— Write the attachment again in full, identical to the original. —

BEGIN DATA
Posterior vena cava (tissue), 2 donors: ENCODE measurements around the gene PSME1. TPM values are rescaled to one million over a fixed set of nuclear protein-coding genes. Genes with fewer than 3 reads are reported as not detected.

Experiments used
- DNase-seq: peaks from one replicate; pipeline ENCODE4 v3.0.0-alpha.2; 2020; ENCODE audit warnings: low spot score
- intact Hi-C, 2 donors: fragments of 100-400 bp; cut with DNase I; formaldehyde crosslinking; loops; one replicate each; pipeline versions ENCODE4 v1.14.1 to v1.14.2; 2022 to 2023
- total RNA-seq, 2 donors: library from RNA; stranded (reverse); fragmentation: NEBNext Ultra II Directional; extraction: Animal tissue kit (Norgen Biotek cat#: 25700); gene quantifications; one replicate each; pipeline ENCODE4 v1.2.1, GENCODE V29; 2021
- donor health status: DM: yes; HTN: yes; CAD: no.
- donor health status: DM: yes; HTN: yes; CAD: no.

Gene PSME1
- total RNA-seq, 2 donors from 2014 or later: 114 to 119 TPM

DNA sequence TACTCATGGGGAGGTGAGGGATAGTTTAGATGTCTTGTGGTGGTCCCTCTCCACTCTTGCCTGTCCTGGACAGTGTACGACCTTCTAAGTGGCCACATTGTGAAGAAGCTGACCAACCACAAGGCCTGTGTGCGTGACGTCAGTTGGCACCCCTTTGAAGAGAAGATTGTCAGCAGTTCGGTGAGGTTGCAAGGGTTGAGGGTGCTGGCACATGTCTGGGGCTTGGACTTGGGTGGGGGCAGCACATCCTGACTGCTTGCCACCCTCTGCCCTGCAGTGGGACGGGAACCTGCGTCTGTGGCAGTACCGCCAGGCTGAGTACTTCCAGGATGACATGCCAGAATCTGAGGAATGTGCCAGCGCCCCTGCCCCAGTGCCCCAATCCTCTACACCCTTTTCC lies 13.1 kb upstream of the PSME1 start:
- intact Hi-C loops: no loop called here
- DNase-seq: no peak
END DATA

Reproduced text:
Posterior vena cava (tissue), 2 donors: ENCODE measurements around the gene PSME1. TPM values are rescaled to one million over a fixed set of nuclear protein-coding genes. Genes with fewer than 3 reads are reported as not detected.

Experiments used
- DNase-seq: peaks from one replicate; pipeline ENCODE4 v3.0.0-alpha.2; 2020; ENCODE audit warnings: low spot score
- intact Hi-C, 2 donors: fragments of 100-400 bp; cut with DNase I; formaldehyde crosslinking; loops; one replicate each; pipeline versions ENCODE4 v1.14.1 to v1.14.2; 2022 to 2023
- total RNA-seq, 2 donors: library from RNA; stranded (reverse); fragmentation: NEBNext Ultra II Directional; extraction: Animal tissue kit (Norgen Biotek cat#: 25700); gene quantifications; one replicate each; pipeline ENCODE4 v1.2.1, GENCODE V29; 2021
- donor health status: DM: yes; HTN: yes; CAD: no.
- donor health status: DM: yes; HTN: yes; CAD: no.

Gene PSME1
- total RNA-seq, 2 donors from 2014 or later: 114 to 119 TPM

DNA sequence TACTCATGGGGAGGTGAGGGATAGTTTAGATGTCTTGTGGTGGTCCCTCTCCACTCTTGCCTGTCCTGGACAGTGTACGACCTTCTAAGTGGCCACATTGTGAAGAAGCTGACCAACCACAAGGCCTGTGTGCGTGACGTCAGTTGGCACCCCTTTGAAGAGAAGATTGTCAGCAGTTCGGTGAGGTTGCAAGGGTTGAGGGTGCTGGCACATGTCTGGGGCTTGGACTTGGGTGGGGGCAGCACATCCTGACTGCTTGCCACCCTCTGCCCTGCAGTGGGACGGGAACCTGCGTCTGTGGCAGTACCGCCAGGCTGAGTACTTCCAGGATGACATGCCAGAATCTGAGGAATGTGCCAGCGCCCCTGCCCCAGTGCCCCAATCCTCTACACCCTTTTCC lies 13.1 kb upstream of the PSME1 start:
- intact Hi-C loops: no loop called here
- DNase-seq: no peak